What causes TD?
TD is associated with taking certain kinds of crucial medications, such as antipsychotics, that help control dopamine, a chemical in the brain.
Antipsychotics are prescribed to treat conditions like:
- Bipolar disorder
- Schizoaffective disorder
Other medications used to treat upset stomach, nausea, and vomiting may also cause TD.
What does TD look like?
TD means having uncontrollable movements in one or more spots of your body.
TD is often seen in the lips, jaw, tongue, and eyes. It can also affect other parts of the body, including the upper body, arms, hands, legs, and feet.
TD can look or feel different from day to day.
Movements may appear:
- To be rapid and jerky, or slow and writhing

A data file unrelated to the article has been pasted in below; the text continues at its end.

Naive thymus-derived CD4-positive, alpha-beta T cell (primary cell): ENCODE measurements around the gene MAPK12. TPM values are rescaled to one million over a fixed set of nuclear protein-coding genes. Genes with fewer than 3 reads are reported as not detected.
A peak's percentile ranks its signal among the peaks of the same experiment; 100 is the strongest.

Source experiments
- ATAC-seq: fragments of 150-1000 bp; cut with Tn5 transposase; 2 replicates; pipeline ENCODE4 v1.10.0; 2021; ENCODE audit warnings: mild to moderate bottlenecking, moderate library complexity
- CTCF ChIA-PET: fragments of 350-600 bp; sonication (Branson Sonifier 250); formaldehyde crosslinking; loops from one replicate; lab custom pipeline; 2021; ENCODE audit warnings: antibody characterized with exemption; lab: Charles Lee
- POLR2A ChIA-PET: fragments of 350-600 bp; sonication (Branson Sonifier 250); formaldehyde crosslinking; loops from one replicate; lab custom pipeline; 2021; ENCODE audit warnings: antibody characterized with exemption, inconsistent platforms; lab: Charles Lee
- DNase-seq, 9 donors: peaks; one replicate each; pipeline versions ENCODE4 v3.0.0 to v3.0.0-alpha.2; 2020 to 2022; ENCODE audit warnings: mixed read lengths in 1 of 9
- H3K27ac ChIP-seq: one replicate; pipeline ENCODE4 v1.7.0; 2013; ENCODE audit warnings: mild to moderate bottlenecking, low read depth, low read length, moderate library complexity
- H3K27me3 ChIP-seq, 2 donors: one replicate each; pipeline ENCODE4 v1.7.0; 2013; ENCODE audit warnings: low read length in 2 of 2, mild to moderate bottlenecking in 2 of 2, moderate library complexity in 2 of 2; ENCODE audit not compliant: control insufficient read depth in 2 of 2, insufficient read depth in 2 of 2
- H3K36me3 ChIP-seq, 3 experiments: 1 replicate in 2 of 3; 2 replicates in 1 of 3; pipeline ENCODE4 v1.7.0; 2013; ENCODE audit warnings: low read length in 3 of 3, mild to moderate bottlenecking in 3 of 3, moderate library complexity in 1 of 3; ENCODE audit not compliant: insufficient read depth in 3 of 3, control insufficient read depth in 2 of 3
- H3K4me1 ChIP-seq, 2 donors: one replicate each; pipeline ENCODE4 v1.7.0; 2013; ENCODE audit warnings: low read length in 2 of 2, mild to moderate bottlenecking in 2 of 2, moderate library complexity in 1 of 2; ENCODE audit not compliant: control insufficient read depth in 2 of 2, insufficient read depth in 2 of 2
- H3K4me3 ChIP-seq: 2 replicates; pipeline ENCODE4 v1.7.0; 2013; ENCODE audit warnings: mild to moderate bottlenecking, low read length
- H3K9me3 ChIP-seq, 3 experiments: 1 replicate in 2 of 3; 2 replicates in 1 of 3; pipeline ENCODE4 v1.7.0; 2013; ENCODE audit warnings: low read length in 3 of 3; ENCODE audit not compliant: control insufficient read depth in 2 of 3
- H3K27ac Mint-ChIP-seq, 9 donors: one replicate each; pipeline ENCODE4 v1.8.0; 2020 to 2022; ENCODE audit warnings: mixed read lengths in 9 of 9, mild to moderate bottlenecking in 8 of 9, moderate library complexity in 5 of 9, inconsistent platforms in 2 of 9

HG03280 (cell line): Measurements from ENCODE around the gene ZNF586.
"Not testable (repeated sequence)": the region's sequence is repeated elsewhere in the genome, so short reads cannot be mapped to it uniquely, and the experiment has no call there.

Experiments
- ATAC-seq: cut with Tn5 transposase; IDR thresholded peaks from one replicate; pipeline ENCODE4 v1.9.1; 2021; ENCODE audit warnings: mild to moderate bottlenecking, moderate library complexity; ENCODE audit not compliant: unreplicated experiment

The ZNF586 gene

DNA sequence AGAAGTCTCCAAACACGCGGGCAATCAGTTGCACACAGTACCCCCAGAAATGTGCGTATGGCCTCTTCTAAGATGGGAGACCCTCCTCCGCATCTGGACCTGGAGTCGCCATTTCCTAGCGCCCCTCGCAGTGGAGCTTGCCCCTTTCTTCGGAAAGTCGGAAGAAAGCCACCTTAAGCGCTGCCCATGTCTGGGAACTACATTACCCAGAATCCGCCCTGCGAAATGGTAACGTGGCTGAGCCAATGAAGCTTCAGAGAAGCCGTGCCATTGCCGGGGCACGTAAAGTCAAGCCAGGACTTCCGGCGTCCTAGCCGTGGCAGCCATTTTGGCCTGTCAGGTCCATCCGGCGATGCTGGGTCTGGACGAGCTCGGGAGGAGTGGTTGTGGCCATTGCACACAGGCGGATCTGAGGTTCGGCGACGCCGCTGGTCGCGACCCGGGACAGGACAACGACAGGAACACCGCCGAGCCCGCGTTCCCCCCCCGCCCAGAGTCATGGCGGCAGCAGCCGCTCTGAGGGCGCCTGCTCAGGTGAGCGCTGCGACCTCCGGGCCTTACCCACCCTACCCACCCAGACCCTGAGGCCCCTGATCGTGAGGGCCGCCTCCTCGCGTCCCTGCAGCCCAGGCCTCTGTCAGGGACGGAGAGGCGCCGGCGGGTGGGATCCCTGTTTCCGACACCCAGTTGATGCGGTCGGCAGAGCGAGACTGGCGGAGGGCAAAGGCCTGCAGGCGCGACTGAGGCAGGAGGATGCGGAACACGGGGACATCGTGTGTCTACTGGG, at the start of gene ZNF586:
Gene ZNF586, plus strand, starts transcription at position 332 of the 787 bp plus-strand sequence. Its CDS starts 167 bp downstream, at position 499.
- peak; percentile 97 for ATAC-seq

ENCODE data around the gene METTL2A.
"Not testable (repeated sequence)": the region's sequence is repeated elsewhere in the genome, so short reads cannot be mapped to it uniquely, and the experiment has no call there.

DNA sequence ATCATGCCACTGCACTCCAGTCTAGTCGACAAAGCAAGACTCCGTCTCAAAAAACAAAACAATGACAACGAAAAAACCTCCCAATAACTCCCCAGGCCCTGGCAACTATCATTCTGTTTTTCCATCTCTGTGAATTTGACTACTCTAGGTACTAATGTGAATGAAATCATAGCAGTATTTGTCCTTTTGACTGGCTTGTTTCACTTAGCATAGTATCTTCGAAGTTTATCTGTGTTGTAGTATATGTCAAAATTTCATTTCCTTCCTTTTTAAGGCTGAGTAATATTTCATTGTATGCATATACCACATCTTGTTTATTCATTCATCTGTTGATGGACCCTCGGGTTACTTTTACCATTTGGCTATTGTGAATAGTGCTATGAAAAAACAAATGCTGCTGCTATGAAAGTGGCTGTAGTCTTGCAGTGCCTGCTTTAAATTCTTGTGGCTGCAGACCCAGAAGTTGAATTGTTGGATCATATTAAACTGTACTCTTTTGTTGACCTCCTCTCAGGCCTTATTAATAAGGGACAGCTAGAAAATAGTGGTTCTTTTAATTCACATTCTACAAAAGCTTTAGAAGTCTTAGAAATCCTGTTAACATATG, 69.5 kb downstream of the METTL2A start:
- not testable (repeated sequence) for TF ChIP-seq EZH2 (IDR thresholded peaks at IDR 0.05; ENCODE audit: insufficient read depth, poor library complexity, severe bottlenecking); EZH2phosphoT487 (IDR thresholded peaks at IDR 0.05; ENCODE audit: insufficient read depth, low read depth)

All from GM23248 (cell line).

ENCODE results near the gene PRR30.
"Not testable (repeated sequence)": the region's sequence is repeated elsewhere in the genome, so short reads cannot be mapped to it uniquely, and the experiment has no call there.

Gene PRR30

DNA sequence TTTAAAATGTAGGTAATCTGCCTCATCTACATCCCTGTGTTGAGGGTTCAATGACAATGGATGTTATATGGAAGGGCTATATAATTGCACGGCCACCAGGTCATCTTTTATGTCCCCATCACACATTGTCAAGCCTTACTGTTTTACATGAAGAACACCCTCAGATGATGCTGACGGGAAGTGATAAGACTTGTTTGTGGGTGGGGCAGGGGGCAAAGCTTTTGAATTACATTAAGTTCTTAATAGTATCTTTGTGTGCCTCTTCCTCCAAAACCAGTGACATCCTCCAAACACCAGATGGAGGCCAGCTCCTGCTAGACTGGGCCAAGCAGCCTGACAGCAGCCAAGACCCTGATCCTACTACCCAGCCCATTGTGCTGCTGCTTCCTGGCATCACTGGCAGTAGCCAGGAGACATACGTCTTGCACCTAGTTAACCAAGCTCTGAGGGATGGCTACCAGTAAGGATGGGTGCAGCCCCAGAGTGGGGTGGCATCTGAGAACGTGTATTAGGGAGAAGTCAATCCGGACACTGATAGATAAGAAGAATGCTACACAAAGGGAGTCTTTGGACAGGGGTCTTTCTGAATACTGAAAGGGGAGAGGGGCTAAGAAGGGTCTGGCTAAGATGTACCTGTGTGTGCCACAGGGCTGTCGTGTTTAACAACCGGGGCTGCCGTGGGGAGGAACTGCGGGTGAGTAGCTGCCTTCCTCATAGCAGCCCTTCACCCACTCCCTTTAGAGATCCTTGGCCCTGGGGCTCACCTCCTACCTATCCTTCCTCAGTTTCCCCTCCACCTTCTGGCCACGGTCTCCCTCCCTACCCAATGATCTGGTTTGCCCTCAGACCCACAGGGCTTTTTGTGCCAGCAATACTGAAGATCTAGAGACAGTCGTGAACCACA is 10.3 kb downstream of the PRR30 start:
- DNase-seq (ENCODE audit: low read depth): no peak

- In a repetitive, continuous, or random pattern
Specific TD movements include
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When can TD start?
Tardive dyskinesia (TD) symptoms may emerge after a few months of taking antipsychotic medications. In some cases, symptoms may not even start until after the medications are stopped.
In addition to taking antipsychotic medications, the following factors may also play a role in your risk for TD:
- Being 50 years of age or older
- Being postmenopausal
- Substance abuse
- Having a mood disorder
While working to control dopamine in one part of the brain, antipsychotic medications can make other parts of the brain more sensitive to dopamine, which may be associated with the movements of TD.